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SpaceX Launch Carried 64 Satellites: A Landmark British Payload Among Them…

“There are still vast areas of the Earth where communication remains difficult, none more so than out at sea. Satellites can bridge this gap, however testing new technology is risky and expensive”

By CBR Staff Writer

A SpaceX rocket has successfully lifted off from California’s Vandenberg Air Force Base carrying 64 satellites, including one pioneering British-built system.

In a world-first the Falcone 9 rocket, launched Monday, was reusing its first-stage booster for the third time: a landmark for the Elon Musk-owned company.

SpaceX is intent on demonstrating the ability to reuse critical components of its vehicles, thereby slashing the cost of satellite launches and space travel.

British Satellite Aims to Boost Maritime Data Performance

One of the 64 satellites was the “pioneering” SSO-A SmallSat Express mission.

Its VESTA (‘VDES transmitting satellite system) system was designed and built by Honeywell UK in Aylesbury and the spacecraft by Surrey Satellites (SSTL) in Guilford.

The VHF Exchange System (VDES) it carries is a new radio communication system that can connect satellites, ships and bases on shore; it aims to resolve the issue of patchy connectivity for vessels in remote locations at sea. It uses a combination of the currently used frequencies on the Marine Mobile VHF band, such as the Automatic Identification System (AIS), VHF Data Exchange, and Application Specific Messages (ASM).

Honeywell Satellite

Above: Members of the Aylesbury Space Team pose with VESTA. Image Source: Honeywell

Honeywell Satellite

As communication and data traffic increases globally there is a growing need to build technologies that can accommodate data traffic requirements. VDES is seen as the next step in global maritime communication as it builds on the abilities of the current Automatic Identification System.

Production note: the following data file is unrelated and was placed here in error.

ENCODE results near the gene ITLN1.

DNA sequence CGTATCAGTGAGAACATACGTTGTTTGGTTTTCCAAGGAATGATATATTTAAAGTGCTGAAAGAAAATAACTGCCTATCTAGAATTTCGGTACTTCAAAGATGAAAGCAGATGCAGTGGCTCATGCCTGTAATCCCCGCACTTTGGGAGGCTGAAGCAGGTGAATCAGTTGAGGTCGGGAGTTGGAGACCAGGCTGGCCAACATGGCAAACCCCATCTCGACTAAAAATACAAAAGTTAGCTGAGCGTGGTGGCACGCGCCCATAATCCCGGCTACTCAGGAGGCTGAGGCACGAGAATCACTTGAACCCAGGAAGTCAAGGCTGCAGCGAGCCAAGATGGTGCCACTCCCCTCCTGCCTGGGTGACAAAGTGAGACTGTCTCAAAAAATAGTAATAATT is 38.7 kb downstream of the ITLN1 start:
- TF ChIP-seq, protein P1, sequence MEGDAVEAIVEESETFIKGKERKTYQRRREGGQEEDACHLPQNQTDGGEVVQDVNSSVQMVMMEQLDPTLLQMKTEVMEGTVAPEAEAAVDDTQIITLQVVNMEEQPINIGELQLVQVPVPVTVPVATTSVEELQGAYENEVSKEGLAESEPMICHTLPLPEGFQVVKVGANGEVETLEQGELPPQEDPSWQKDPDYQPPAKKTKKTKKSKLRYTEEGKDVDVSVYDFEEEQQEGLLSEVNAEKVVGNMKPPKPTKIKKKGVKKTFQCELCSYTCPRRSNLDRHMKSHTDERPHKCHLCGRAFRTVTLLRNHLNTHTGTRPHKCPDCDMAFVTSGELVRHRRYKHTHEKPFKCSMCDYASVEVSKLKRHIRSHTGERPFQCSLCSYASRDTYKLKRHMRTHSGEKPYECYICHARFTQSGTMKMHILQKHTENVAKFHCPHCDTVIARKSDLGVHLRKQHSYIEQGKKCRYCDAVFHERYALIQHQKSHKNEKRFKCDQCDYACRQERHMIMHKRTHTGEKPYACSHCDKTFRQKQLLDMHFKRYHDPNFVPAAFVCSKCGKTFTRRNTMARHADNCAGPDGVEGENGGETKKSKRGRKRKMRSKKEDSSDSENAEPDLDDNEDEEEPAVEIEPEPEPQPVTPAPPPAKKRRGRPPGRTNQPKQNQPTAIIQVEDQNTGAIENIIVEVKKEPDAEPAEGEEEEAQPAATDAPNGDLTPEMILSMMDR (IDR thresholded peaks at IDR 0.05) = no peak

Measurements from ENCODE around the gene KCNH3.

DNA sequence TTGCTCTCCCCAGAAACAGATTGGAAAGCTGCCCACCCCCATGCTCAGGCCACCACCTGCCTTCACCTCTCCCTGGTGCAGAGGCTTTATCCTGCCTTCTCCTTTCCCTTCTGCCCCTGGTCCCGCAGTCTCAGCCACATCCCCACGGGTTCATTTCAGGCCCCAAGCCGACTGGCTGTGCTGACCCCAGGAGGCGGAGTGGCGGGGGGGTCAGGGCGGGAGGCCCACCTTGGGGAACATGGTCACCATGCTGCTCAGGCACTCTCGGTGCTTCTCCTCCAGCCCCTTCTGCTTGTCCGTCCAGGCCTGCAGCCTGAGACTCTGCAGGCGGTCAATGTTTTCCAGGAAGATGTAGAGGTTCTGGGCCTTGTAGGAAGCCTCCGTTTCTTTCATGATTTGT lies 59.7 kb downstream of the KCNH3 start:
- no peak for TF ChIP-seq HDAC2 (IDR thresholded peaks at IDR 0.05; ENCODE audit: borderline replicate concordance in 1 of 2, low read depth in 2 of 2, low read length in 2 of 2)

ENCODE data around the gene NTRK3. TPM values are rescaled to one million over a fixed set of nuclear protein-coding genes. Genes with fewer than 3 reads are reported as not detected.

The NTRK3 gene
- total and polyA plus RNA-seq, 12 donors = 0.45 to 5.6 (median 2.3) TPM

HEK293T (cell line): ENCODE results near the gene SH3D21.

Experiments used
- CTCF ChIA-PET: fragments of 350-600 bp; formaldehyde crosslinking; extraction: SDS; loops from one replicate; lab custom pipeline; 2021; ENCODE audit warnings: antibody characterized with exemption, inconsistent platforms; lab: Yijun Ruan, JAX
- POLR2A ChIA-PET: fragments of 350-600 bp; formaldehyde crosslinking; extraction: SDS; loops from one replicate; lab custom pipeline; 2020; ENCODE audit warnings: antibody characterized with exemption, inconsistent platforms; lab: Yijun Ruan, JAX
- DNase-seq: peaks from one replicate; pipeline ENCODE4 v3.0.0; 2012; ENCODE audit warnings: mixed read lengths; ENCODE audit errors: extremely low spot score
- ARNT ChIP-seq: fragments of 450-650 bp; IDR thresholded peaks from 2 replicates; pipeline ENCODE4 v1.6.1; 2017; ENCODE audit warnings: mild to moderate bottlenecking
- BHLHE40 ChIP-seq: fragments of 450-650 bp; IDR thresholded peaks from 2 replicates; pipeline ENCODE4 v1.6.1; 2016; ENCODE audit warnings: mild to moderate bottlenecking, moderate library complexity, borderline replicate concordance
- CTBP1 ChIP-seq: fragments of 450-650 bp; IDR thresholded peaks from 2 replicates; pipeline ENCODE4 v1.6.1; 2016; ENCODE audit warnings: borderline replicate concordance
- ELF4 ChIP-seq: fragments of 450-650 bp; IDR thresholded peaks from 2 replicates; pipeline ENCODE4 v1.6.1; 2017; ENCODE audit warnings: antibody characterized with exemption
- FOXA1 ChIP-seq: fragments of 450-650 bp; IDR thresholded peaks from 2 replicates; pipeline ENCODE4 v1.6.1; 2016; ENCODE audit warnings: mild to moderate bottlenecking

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VDES is composed of different communication subsys

VDES is able to maintain higher data exchange rates and technological innovations mean that data can be sent in some case 32 times faster than existing methods.

The technology is also considered to be highly reliable with a high confidence of data being received once it has been transmitted, even from vessels in remote locations with typically poor connectivity.

Chris Bee Business Manager at Honeywell Aerospace in Aylesbury said in a release: “While leading the way in demonstrating small data packet transfer from a small payload into remote maritime locations beyond our phone networks, this mission is also leading us into an even broader range of remote communication scenarios to increase the connectivity of our world.”

VESTA can be used by commercial fleets to measure ship engine emissions and report back fuel data status to operators based on shore.

Demonstration for ExactEarth

This demonstration of VDES technology will test the system for the ExactEarth advanced maritime satellite constellation. ExactEarth consists of a system of over 60 maritime satellite payloads hosted on-board the Iriduim NEXT constellation of satellites.

The ExactEarth system covers the entire maritime VHF radio band and helps running the automatic identification system. This system can also provide vessel-based VHF data services from any ship on any part of the globe.

See Also: UK-Built Satellite Returns First Images from Cloud Penetrating Radar

The mission was part funded by the UK Space Agency’s National Space Technology programme. Dr Graham Turnock, Chief Executive, UK Space Agency said: “There are still vast areas of the Earth where communication remains difficult, none more so than out at sea. Satellites can bridge this gap, however testing new technology is risky and expensive.”

“That’s why the UK Space Agency is helping to fund promising UK technologies like VESTA as part of the government’s Industrial Strategy, to kick start innovation and growth, while delivering safety at sea and jobs back home.”

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